UCLA employee Cesar Rodriguez is happy to find a rosary in his soaked car.
Car owners were reunited Tuesday with the vehicles that were damaged by the water main break that inundated two underground parking structures at UCLA last week.
Despite coming face to face with their destroyed property for the first time, most of the vehicle owners were calm. UCLA staffers escorted them to soaked sedans, motorcycles and SUVs, answered questions and helped the owners file claims with on-site insurance agents.
“I did expect to find my car totaled, but it's still sad to see it because it’s a new car and I really liked it,” said Rosie Barrera, an assistant buyer in the UCLA Store. Her 2013 Toyota RAV 4 was covered in mud and full of moldering puddles. "At least I knew what to expect from all the info on the [UCLA] Facebook page and the emails from Transportation. It's an unfortunate disaster, but UCLA has done a great job of handling it from start to finish.”
At a tent that served as a command center, UCLA Transportation checked people in and helped them to locate their car among the 340 most-damaged vehicles that had been towed to a parking lot at Jackie Robinson Stadium. UCLA arranged for agents from a half dozen insurance companies to be on-site, along with representatives from the Los Angeles Department of Water and Power, which owns the 93-year-old water pipe that burst. UCLA also provided shuttles for car owners to get to the lot, free passes on public transit, insurance counseling, and even water and sunscreen. A UCLA Facebook page devoted to the flood provided rapid-fire answers to questions in real time.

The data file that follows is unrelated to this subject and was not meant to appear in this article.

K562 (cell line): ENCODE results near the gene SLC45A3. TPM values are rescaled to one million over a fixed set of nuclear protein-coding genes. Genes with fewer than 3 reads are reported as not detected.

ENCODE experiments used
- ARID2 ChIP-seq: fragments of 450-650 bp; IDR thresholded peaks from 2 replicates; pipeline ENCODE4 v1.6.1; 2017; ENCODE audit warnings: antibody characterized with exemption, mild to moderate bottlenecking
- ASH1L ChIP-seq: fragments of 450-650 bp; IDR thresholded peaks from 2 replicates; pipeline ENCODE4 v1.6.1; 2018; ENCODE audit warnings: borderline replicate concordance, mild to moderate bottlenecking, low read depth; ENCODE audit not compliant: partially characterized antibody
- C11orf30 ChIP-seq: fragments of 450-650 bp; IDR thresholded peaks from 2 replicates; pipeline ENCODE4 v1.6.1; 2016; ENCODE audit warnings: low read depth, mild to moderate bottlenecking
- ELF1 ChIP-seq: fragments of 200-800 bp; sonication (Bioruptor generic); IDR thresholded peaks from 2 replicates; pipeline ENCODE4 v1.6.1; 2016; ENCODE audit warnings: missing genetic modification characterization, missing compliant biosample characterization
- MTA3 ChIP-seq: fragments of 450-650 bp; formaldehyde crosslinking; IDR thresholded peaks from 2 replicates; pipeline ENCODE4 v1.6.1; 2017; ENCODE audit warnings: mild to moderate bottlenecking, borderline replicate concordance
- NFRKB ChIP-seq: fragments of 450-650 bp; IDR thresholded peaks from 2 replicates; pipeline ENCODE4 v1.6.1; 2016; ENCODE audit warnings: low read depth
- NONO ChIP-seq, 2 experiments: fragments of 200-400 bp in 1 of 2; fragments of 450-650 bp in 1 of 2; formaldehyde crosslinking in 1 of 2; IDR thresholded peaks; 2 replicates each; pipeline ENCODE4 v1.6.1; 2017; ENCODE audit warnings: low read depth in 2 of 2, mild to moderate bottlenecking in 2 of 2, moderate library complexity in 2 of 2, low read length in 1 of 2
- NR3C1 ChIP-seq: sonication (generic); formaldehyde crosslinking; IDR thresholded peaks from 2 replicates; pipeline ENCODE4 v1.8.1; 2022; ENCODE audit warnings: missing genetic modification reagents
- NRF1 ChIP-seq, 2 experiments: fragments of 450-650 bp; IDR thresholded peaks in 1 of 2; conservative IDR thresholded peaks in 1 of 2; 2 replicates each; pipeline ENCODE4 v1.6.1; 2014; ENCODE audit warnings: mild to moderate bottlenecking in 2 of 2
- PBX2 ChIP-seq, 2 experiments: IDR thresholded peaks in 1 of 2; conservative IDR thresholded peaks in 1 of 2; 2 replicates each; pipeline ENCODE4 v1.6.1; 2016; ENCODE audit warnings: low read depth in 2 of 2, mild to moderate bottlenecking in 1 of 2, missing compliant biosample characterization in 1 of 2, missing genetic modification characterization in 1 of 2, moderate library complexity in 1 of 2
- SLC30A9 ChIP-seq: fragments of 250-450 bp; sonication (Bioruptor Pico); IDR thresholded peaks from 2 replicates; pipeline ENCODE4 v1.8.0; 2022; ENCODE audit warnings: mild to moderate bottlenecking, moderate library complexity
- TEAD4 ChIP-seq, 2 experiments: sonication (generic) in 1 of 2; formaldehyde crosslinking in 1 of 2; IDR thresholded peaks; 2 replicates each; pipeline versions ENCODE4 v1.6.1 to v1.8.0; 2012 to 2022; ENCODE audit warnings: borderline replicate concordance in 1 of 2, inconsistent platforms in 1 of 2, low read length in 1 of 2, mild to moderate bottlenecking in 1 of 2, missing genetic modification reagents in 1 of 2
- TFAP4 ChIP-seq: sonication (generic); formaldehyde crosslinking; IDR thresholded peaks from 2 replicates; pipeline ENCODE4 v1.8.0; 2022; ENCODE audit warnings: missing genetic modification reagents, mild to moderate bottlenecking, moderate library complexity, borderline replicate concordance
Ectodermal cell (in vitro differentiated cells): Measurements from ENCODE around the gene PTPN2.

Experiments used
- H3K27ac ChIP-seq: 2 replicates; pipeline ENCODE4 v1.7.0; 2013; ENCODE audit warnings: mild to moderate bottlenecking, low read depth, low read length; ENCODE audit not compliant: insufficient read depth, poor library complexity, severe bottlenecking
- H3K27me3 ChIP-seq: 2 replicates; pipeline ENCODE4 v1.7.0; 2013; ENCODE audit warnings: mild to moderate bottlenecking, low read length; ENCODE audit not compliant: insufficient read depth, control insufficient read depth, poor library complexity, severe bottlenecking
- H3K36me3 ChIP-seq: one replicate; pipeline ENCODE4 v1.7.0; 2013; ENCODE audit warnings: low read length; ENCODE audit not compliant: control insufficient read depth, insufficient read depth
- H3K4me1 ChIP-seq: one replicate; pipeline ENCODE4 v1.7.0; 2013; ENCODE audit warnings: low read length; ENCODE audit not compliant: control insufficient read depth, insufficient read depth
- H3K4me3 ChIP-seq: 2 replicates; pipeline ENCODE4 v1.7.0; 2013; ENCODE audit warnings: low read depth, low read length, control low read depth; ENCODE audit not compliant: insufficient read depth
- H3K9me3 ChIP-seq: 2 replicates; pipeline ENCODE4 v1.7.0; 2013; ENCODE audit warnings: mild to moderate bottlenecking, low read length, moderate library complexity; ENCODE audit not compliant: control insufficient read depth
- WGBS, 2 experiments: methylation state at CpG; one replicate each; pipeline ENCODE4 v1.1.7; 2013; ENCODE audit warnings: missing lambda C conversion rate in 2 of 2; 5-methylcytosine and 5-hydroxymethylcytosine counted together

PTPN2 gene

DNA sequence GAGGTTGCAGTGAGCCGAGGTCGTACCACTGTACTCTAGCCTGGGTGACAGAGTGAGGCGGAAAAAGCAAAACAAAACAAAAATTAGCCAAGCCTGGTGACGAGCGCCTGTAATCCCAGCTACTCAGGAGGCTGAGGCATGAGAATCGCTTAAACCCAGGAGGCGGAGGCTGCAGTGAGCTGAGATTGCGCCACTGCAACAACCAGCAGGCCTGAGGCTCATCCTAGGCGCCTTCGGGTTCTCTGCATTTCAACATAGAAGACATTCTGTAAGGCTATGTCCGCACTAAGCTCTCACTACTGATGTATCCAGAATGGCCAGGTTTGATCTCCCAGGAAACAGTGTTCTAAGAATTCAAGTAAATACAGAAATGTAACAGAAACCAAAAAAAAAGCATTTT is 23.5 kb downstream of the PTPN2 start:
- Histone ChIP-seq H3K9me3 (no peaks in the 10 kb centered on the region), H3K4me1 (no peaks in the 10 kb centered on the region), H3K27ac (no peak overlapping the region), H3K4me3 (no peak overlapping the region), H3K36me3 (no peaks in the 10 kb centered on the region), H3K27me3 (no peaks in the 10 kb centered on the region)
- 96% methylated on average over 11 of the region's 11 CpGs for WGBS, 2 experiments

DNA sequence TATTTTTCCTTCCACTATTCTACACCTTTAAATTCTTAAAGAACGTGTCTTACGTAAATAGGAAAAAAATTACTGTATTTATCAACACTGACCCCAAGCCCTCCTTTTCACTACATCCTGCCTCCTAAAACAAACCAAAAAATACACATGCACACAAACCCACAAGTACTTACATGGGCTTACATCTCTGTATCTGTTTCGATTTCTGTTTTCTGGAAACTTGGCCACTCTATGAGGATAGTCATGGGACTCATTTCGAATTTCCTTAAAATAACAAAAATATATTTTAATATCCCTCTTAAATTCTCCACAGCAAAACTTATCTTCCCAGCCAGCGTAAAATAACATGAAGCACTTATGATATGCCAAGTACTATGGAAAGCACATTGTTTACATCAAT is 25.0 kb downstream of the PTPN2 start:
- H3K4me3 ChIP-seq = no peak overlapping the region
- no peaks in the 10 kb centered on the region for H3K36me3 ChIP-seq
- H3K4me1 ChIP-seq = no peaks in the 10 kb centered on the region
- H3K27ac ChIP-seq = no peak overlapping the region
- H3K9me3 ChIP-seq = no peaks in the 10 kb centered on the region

“We’re trying to make it as easy as possible on everyone,” said UCLA Transportation Director Renée Fortier. “This has been a remarkable and concerted effort by the whole campus.”
UCLA Transportation has become a 24/7 operation, Fortier noted. The department contracted with a towing agency, and with 11 trucks managed to move up to 20 cars an hour out of the flooded garages as the water receded. Once tow trucks reached the lowest level, where water had reached as high as 8 feet, towing slowed when mud and debris became so troublesome that some cars had to be relocated with a forklift before the tow truck could reach them.
Water is believed to have leaked into all of the cars that were taken to Jackie Robinson Stadium. Many car owners faced the sour smell of mold and mud when they opened their car doors for the first time. Hoods, too, were caked with flaking mud and leaves, cup holders held standing water, and glove boxes added insult to injury with miniature deluges revealing ruined paperwork. But among all the ruin were occasional clean, dry vehicles.
"I think it's in good shape," said Jessica Settles, an administrative assistant in the Bruin Card center as she eyed her 2009 Toyota Corolla. “It looks fine, there's no water inside and it doesn't smell," she said with a smile.
Her insurance carrier warned her to tow the car to a mechanic before driving it, just in case, so she’s stuck in her rental car a while longer.
Several Bruins were greeted Tuesday by Nurit Katz, UCLA’s chief sustainability officer, who they have come to know through her responses to questions on the UCLA Facebook page for flood victims. Katz gathered information from multiple departments on campus and funneled it all to one place, so car owners would know how to register their vehicles, when and where they could inspect their cars, and other resources.
The Facebook group was one of Kyle Hasenstab’s main sources of information, said the UCLA graduate student. Hasenstab found his 2010 Toyota Yaris covered in debris, soaked and smelly.
“Normally I carpool with my wife, but coincidentally I didn’t that day,” Hasenstab said. It’s only because it’s summer that his wife parked in an above-ground lot that day, he said. “Fortunately I got my laptop out of my car, or I would have lost all my research. I kind of panic when I think about that.”
Though he bought the Yaris new in 2010, like many affected Bruins he plans to look for a used car this weekend, knowing he might not get enough money from insurance to get a new car. He’s been grateful to hear that UCLA is helping provide loans as drivers look for new ways to get to campus.
“UCLA has been really good about finding ways to help us,” Hasenstab said. “They were really on top of making sure that faculty and advisors knew this was happening, and asking them to go easy on us and give us time off with pay if we needed. I didn’t need it, but it helped to know it was there.”